Lot Content

Global notice COVID-19 Important notice
ANDY WARHOL (USA, 1928-1987)
This Lot has been sourced from overseas. When au… Read more PROPERTY FROM A PRIVATE COLLECTION
ANDY WARHOL (USA, 1928-1987)

Campbell's Chicken Noodle Soup Box

Details
ANDY WARHOL (USA, 1928-1987)
Campbell's Chicken Noodle Soup Box
signed and dated 'Andy Warhol 86' (on the overlap); stamped with Andy Warhol Art Authentication Board stamp and numbered 'A104.056' (on the overlap)
synthetic polymer paint and silkscreen ink on canvas
50.8 x 50.8cm. (20 x 20in.)
Executed in 1986
Provenance
Michael Kohn Gallery, Los Angeles.
Private Collection, Arizona.
Van de Weghe Fine Art, New York.
Demisch Danant, New York.
Private collection (acquired from the above in 2006).
Anon. sale, Sotheby’s New York, 13 May 2010, lot 191.
Acquired at the above sale by the present owner.
Literature
Warhol Campbell's Soup Boxes, exh. cat., Los Angeles, Michael Kohn Gallery, 1986, no. 153 (illustrated in colour, pp. 19 and 30).
Special notice

This Lot has been sourced from overseas. When auctioned, such property will remain under “bond” with the applicable import customs duties and taxes being deferred unless and until the property is brought into free circulation in the PRC. Prospective buyers are reminded that after paying for such lots in full and cleared funds, if they wish to import the lots into the PRC, they will be responsible for and will have to pay the applicable import customs duties and taxes. The rates of import customs duty and tax are based on the value of the goods and the relevant customs regulations and classifications in force at the time of import.

Condition report

If you wish to view the condition report of this lot, please sign in to your account.

Sign in
View condition report

Lot Essay

A variation of Andy Warhol’s iconic paintings of cans of tomato soup, Campbell’s Chicken Noodle Soup Box shows an everyday, readily available object as a work of high art. Depicting a rectangular box rather than the usual tin cans, the painting introduces an element of surprise, thus drawing attention to both its product type and variety name. The visible change in packaging reflects the cultural fascination with marketing and branding in the 1960s. The symbolic red and white combination as well as the use of font and lettering easily remind the consumers of the Campbell’s brand. Variations in box design, moreover, help to distinguish one product from the other: chicken noodle looks and tastes differently from tomato soup.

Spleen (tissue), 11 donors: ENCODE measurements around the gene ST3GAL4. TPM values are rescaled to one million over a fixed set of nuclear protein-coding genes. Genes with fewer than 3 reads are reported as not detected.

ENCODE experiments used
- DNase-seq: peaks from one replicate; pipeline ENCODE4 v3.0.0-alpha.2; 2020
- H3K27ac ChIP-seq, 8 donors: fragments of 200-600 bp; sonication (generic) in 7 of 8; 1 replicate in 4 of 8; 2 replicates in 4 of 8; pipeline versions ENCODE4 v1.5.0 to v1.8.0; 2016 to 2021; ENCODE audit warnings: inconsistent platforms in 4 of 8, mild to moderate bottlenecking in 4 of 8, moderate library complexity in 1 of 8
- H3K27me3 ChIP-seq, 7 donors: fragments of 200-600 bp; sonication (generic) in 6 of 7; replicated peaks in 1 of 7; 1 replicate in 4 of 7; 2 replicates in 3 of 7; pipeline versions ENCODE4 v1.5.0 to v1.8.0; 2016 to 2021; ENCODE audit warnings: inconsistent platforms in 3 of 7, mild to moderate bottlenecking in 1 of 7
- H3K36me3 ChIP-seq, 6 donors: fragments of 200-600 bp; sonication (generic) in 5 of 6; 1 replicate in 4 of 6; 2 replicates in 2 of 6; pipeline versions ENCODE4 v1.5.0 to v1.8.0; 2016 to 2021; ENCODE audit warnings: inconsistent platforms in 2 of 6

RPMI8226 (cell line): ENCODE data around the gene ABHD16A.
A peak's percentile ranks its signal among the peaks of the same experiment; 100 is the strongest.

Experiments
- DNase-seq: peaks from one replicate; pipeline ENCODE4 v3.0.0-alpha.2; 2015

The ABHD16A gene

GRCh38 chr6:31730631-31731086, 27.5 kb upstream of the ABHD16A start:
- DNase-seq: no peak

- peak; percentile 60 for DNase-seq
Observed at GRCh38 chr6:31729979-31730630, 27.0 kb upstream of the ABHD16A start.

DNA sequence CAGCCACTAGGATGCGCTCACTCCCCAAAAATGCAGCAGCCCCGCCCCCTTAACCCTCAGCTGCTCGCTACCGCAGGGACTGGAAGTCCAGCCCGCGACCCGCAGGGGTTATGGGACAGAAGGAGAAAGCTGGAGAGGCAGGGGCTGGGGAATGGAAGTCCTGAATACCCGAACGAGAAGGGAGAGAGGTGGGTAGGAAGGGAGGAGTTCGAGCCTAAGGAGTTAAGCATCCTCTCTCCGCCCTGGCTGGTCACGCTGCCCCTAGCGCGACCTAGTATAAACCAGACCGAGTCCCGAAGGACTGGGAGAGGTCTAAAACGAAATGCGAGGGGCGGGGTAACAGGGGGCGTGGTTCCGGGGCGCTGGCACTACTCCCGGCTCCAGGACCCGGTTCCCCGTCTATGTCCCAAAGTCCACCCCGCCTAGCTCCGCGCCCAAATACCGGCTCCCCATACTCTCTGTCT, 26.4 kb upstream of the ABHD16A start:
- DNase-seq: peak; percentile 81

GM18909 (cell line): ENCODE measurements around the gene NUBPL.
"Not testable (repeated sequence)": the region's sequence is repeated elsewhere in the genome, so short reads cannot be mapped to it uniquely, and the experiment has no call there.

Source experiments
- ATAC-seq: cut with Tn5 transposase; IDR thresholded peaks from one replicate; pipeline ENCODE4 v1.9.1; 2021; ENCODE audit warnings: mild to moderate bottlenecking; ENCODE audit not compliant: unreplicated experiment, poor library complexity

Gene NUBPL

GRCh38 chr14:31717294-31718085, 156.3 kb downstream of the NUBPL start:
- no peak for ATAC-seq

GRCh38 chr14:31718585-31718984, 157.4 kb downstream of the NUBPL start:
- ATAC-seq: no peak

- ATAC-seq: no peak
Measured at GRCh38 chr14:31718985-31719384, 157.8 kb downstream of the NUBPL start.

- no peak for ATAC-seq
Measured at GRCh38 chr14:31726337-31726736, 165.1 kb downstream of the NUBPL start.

The development of Pop Art in the 60s coincided with a new phase of consumerism that mostly involved cheaply produced products for the masses. Immersed in this rapid transformation of class and culture, Warhol succeeded in turning these everyday objects into art. His innovative use of silkscreen blurs the lines between painting and printing. By creating seemingly uniform and mechanically produced images, Warhol’s hand produced paintings highlight the performative character of the Campbell soup images.

Warhol’s appropriation of images from consumer culture also serves as a kind of self-fashioning, given that popular culture was heavily transmitted by the media in the 60s. American clichés and stereotypes were celebrated and even fetishized both in the United States and abroad. Although his work was a celebration, it was also a critique. For by the time Warhol began to appropriate the products of the Campbell’s Soup company, they were already regarded as something of a throwback to an idealized America of the 1950s, when the postwar economic boom was at its height. By the time Warhol chose to immortalize them, and even more so by the time the present work was produced in the 1980s, the social and political climate had become more dark and complex. Pop Art’s rendering of the American dream has become one of its most enduring means of expression, and also one of its most potent cultural exports.

More from 20th Century & Contemporary Art (Evening Sale)

View All
View All